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Wednesday, February 19, 2020

Activities & Organizations

New organization geared toward Hispanic/Latinx students


The officers of ALHAA | Courtesy of ALHAA

The officers of ALHAA | Courtesy of ALHAA

When Alberto Huichapa started college, he wanted to join a group involving his Hispanic/Latinx identity. When he couldn’t find one, he instead came up with the idea to start his own.

The Association of Latinx/Hispanic Advocates and Allies started in the summer when then Orientation Team leader and public relations junior Alberto Huichapa brought up the idea of an organization that was student-led and presented political and cultural advocacy of Latinx/Hispanic people.

“In high school, I wanted to be involved in Hispanic/Latinx type groups, and we really didn’t have anything,” Huichapa, president of ALHAA, said. “When I came to college, I was looking forward to being apart of something like that, but then everything was either major-related or specific to a certain nationality.”

The idea behind ALHAA was to bring everybody together without any regard to nationality or ethnicity, to not restrict anyone in the community and come together in unity, Huichupa said.

As of Fall 2019, the Hispanic body was the largest demographic on campus at 32.4 percent. 

“To me, it didn’t really feel like it,” Huichapa said about the percentage. “I want to see more of our presence here on campus to show people that we’re here.”

Part of the club is highlighting some of the nationalities that Huichapa said were “not in the spotlight” such as Puerto Ricans, Cubans and others from the Caribbean. 

ALHAA was approved to be an organization on campus once the summer came to an end and the fall semester began. For the spring, ALHAA is hosting a new member orientation for the first time.

The idea behind an open space for anyone identifying with the Hispanic/Latinx community as well as advocates and allies are what brought the organization to the students after a semester of preparing.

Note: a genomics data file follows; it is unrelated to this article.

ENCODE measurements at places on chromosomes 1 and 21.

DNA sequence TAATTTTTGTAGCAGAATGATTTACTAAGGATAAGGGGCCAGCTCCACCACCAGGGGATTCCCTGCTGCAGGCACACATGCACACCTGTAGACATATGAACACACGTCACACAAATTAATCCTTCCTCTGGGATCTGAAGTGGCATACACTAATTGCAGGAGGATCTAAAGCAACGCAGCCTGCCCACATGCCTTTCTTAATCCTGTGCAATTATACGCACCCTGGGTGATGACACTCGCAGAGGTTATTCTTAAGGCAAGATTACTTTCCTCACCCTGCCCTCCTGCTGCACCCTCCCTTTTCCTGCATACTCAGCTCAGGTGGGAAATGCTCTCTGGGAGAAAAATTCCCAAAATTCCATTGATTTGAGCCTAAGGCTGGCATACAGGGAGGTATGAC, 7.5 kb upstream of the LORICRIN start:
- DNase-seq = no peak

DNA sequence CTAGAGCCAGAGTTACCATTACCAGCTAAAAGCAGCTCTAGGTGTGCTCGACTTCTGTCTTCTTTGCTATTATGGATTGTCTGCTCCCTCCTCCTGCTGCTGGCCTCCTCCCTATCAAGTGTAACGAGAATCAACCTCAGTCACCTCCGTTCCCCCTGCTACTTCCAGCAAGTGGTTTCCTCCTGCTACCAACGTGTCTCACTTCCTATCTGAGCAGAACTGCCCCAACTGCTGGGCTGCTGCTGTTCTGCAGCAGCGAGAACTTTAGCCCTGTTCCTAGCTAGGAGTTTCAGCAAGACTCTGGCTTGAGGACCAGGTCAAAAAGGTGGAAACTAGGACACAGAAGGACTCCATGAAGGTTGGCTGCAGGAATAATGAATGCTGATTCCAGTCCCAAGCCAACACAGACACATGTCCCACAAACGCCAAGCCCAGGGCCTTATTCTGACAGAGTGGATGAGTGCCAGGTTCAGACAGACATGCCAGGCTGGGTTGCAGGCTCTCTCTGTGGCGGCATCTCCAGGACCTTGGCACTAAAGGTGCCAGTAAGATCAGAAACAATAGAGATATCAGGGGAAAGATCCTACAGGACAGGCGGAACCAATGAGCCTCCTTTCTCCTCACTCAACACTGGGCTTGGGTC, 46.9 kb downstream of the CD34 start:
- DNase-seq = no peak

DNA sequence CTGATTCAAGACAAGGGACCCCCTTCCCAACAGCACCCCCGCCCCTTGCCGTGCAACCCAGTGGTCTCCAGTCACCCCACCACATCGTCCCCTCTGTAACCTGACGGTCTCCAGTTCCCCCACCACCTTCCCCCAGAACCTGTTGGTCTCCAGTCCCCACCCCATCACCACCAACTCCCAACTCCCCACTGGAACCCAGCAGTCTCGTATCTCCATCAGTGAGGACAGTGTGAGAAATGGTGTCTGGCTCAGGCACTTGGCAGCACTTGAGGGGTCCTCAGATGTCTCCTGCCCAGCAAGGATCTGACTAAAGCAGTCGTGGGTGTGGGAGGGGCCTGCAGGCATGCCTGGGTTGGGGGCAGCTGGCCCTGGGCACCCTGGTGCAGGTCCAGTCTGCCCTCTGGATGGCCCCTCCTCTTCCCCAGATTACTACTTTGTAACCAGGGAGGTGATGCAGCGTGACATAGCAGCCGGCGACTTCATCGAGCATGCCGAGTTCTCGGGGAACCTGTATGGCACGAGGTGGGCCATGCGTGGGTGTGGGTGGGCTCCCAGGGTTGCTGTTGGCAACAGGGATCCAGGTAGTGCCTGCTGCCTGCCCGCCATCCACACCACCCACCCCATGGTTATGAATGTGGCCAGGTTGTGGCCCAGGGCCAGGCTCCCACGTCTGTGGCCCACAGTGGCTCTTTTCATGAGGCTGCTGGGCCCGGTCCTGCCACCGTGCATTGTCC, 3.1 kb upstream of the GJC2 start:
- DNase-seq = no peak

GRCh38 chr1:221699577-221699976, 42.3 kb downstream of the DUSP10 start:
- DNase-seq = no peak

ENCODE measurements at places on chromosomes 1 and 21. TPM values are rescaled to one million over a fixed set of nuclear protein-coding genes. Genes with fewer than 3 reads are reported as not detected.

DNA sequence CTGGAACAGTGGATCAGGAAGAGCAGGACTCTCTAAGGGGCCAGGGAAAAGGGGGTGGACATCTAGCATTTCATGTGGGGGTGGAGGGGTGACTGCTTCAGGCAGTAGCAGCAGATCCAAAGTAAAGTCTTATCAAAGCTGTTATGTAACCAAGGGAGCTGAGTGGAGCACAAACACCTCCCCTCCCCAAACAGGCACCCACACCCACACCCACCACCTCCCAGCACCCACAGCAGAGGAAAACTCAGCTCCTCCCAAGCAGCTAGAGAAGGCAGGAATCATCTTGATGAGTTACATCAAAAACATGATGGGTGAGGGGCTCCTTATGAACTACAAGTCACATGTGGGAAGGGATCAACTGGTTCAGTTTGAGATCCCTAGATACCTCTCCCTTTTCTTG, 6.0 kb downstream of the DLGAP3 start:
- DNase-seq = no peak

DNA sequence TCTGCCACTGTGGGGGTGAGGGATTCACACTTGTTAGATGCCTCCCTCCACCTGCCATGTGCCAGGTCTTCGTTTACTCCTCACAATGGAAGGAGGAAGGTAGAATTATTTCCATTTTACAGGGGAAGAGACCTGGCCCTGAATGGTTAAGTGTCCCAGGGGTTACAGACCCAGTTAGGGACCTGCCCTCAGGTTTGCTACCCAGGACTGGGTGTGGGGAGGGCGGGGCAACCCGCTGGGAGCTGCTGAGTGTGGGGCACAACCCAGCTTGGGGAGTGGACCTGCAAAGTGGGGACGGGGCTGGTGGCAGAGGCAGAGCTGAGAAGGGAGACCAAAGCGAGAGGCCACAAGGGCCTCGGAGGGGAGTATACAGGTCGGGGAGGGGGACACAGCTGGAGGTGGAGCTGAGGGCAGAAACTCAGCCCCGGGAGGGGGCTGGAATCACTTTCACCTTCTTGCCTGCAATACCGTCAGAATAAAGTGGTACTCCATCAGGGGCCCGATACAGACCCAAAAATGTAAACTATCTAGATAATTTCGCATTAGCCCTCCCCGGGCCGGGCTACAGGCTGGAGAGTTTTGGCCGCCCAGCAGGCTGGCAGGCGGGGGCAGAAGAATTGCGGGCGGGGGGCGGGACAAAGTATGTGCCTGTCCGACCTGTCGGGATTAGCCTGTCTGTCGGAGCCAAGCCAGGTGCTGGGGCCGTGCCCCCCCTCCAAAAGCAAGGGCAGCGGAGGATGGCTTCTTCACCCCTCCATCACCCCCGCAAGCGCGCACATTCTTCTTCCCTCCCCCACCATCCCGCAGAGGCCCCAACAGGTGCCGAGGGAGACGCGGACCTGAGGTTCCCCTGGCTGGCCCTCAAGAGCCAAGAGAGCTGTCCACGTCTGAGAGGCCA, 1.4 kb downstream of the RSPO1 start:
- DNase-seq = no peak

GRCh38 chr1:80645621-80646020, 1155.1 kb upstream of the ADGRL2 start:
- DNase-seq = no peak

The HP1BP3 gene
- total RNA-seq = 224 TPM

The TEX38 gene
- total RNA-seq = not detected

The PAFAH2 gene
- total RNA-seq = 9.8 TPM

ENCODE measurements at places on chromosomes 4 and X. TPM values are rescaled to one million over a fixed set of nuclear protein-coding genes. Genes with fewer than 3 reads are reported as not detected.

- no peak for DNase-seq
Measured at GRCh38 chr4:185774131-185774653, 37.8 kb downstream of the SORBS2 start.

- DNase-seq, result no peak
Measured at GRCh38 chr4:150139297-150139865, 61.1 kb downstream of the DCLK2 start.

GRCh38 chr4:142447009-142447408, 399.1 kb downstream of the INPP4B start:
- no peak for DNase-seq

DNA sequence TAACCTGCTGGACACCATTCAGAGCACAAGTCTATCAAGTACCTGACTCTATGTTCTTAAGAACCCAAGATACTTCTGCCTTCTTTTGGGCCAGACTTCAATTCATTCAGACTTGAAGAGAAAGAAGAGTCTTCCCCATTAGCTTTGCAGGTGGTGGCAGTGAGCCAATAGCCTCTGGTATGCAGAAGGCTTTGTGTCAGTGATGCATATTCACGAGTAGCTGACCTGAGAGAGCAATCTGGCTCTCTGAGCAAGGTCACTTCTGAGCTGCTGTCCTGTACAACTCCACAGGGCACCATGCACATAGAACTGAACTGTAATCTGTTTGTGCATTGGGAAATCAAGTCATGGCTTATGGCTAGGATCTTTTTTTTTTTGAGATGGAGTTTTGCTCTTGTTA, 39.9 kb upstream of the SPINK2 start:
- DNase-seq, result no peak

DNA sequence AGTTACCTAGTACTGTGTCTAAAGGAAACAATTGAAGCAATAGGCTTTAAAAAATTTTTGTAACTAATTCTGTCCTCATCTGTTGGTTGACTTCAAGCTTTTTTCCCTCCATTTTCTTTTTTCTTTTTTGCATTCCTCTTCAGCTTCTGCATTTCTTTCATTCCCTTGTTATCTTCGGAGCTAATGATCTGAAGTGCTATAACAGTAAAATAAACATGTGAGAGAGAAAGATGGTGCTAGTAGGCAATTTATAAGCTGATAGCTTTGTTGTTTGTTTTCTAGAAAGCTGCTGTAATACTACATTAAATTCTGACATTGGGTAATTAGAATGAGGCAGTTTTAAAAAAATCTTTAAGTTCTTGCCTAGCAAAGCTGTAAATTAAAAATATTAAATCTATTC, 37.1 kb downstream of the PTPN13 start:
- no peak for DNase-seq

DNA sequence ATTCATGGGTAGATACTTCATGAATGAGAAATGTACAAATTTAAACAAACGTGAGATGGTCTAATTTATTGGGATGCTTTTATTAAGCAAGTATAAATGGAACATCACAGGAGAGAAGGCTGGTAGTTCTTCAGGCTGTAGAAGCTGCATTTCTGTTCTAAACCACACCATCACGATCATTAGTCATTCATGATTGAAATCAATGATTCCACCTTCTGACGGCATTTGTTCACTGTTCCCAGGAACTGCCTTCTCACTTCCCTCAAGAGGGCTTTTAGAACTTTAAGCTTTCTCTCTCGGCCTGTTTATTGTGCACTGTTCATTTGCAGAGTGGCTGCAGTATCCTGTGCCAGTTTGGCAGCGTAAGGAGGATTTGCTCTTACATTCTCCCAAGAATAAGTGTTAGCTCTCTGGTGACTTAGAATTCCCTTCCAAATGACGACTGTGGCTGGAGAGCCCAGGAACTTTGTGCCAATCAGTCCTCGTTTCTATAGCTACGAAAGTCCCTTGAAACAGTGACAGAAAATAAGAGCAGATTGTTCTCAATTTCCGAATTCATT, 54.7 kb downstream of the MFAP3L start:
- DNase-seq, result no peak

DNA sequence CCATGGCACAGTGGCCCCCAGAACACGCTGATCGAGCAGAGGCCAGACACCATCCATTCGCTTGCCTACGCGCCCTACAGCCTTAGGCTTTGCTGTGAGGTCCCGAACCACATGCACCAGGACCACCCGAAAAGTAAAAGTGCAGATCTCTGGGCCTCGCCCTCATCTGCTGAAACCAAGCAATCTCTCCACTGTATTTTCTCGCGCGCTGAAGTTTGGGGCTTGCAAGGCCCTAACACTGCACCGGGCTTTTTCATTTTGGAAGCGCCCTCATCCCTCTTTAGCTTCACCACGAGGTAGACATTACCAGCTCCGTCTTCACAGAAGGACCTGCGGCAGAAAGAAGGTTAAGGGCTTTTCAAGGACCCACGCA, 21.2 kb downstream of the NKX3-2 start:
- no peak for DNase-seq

The organization’s directors are planning to find speakers to come and talk about their experiences to the organization members. Another idea Huichapa shared is hosting a panel where the directors can give presentations and highlight their cultures.

Vice president and broadcast journalism senior Daisy Espinoza said a goal of ALHAA is to bring together the Hispanic/Latinx community of the University and educate people about the different issues affecting Latinx countries. 

One of the events in the works is “Falling in Love with ALHAA” a voter registration event. 

“We want people to come and talk to us about different political issues,” Espinoza said. “We have a lot of guests in mind that we have reached out to that can come and talk to us about the Latinx community.”

Every director on the board for ALHAA was at one time an orientation team leader, which brought them together to form the organization. 

The organization is geared towards the Hispanic/Latinx community, Espinoza said, but even in the name there is “ally,” so part of ALHAA is joined with the allies and advocates of the community or anyone who is in love with the culture.

“We see this organization going places, and I want to see where this first semester takes the organization,” Espinoza said. 

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